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Girl Power 

Three recent comics show lesbians as 3-D characters

If representations of women in comics have been skewed, representations of lesbians are doubly so. Woman-on-woman action has been just that in comic books: solely about the physical acts. In a male-dominated industry in which women are seen as sex objects, lesbians have gotten the worst roles as either peripheral characters who kill themselves (i.e., The Watchmen) or nameless beings going at it as a form of comic porno. Even worse is the sexual "flip-flopping" that lesbian characters have shown when they get page time. Lesbians in comics are phenomenons rather than fully developed characters. However, a few convention breakers allow lesbians into their comics without having the characters' sexuality consume their personality, a welcome open-mindedness that the rest of the industry would benefit from. Here are three good ones that blow up the old comic stereotypes:

Y: THE LAST MAN, VOL. 5 by Brian K. Vaughan, Pia Guerra and José Marzán (Vertigo)

What would happen if all the men in the world died within an hour? All except one named Yorick did in this exceptional comic from the creative team of Vaughan, Guerra, and Marzán. This latest volume tracks Yorick, his pet monkey and his female friends as they try to find a way to prevent the plague and repopulate the earth. While it takes some imaginative leaps, I like the gusto of this series. It gets into a world of women and really works from all the angles. From human moments of survivor guilt (every woman seems to think she personally caused the plague) to roaming tribes of New Amazons (who say the change was for the good), these graphic novels take chances time and again. A quality moment occurs in Volume 4 when Agent 355, a major player and sympathetic character from the beginning, reveals she had girlfriends. Prior to the loss of men. That's it; no sex scene, no elongated explanation, just a nice, concise statement. It shows 355 as something beyond a lesbian and proves that sexuality doesn't always have to dominate. I enjoyed digging into the world of Y, but even more, I enjoyed the conversations I had after reading it. I asked myself and a few friends if the world really would go into total chaos if men were gone. My conclusion: men or not, if half the world's population was wiped out in an hour, of course we'd be toting guns and chopping off breasts.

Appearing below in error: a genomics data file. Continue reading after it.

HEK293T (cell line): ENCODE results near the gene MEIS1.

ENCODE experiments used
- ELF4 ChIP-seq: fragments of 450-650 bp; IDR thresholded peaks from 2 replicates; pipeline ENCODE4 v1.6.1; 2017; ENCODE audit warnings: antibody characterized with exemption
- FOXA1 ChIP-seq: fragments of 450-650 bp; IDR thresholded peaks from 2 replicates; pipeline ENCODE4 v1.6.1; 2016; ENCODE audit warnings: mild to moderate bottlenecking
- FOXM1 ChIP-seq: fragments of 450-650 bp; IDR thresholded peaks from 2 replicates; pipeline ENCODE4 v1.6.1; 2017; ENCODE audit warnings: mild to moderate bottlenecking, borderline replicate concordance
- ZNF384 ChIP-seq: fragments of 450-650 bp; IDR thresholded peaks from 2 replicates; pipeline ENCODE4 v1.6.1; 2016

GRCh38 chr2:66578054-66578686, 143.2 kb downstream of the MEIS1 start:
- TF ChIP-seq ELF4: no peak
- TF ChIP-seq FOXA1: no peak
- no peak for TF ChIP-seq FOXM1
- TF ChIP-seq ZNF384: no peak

CRISS CROSS by Doug Miers, Michelangelo (Arcana)

Christine isn't an ordinary Robin Hood, but she does just fine humiliating and fleecing rapists. Put together by the late Doug Miers, this series is a pretty punchy look at a woman out to get revenge for the entire female sex. She sets up bad guys and takes clients to bed. Not exactly a man-hater, she simply doesn't trust them, and won't let them get away with anything. Christine holds her own and manages to not become a total sex object while smooching with a gal in the backseat of her limo after tossing her newlywed husband to the curb. Due to the inherent evilness of the men (white slave traders, rapists, etc...), one has to wonder if any man is good. The story falls shallow quite often, but there is room for development.

GOTHAM CENTRAL: HALF A LIFE, VOLUME 2 by Greg Rucka, Michael Lark (DC Comics)

Police Officer Renee Montoya is a great character, tied closely with Batman arch-nemesis Two Face. The first two stories in the novel cover Montoya's interactions with Two Face and the relationship they form as she realizes he is a man governed by chance and his evil is merely rooted in the laws of probability. That alone makes a fantastic story. There's nothing I like better than digging into the humanity of bad guys, and Montoya proves to be a great spade for the job. It is in the third story, for which the book is named, that Montoya becomes a more well-rounded character. Simply a hard-nosed law officer in previous books, she gets a promotion to detective and is suddenly shown as a woman with family issues, work conflicts and a growing secret. When her case gets hairy, photos of Montoya with her girlfriend are exposed to the station and her traditional Latino family. Not only is Montoya solving a case, but she's coming out of the closet at 30. And it isn't pretty. While the detective story is weak, the true focus is on the emotions surrounding Montoya's change. Rucka, a novelist by trade, is elevating comic writing into a more literary arena. I look forward to seeing more of Montoya in the future.

As an afterthought, I'd like to note that even though these comics gave positive representations of lesbians, all three were put together by men. I'm not saying a man can't write a lesbian character, but I am asking: Where have all the comic girls gone?

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